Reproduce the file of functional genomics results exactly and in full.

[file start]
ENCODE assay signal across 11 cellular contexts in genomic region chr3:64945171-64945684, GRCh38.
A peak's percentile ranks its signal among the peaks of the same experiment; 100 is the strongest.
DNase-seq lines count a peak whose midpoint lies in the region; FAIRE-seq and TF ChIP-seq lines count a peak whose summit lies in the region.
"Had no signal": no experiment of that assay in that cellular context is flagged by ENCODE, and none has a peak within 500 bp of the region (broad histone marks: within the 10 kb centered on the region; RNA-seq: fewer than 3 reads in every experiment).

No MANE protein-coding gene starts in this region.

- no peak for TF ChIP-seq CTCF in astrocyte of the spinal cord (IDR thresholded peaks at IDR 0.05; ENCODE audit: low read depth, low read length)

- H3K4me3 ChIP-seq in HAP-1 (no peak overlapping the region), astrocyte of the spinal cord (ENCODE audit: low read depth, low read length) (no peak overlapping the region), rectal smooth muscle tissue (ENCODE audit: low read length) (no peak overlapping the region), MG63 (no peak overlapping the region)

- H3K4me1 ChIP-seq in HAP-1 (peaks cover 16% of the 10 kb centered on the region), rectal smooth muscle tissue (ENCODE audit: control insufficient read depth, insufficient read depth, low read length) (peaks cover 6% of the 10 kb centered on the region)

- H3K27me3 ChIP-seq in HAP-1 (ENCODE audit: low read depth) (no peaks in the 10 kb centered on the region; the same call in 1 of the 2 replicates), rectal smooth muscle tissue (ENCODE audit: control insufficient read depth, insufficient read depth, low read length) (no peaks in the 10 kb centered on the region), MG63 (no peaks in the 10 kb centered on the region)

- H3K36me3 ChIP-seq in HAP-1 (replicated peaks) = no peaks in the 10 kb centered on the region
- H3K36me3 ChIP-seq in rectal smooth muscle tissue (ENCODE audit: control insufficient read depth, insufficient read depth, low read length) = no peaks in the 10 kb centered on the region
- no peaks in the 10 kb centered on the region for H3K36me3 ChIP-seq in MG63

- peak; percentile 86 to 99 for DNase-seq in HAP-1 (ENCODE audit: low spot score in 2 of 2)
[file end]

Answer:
ENCODE assay signal across 11 cellular contexts in genomic region chr3:64945171-64945684, GRCh38.
A peak's percentile ranks its signal among the peaks of the same experiment; 100 is the strongest.
DNase-seq lines count a peak whose midpoint lies in the region; FAIRE-seq and TF ChIP-seq lines count a peak whose summit lies in the region.
"Had no signal": no experiment of that assay in that cellular context is flagged by ENCODE, and none has a peak within 500 bp of the region (broad histone marks: within the 10 kb centered on the region; RNA-seq: fewer than 3 reads in every experiment).

No MANE protein-coding gene starts in this region.

- no peak for TF ChIP-seq CTCF in astrocyte of the spinal cord (IDR thresholded peaks at IDR 0.05; ENCODE audit: low read depth, low read length)

- H3K4me3 ChIP-seq in HAP-1 (no peak overlapping the region), astrocyte of the spinal cord (ENCODE audit: low read depth, low read length) (no peak overlapping the region), rectal smooth muscle tissue (ENCODE audit: low read length) (no peak overlapping the region), MG63 (no peak overlapping the region)

- H3K4me1 ChIP-seq in HAP-1 (peaks cover 16% of the 10 kb centered on the region), rectal smooth muscle tissue (ENCODE audit: control insufficient read depth, insufficient read depth, low read length) (peaks cover 6% of the 10 kb centered on the region)

- H3K27me3 ChIP-seq in HAP-1 (ENCODE audit: low read depth) (no peaks in the 10 kb centered on the region; the same call in 1 of the 2 replicates), rectal smooth muscle tissue (ENCODE audit: control insufficient read depth, insufficient read depth, low read length) (no peaks in the 10 kb centered on the region), MG63 (no peaks in the 10 kb centered on the region)

- H3K36me3 ChIP-seq in HAP-1 (replicated peaks) = no peaks in the 10 kb centered on the region
- H3K36me3 ChIP-seq in rectal smooth muscle tissue (ENCODE audit: control insufficient read depth, insufficient read depth, low read length) = no peaks in the 10 kb centered on the region
- no peaks in the 10 kb centered on the region for H3K36me3 ChIP-seq in MG63

- peak; percentile 86 to 99 for DNase-seq in HAP-1 (ENCODE audit: low spot score in 2 of 2)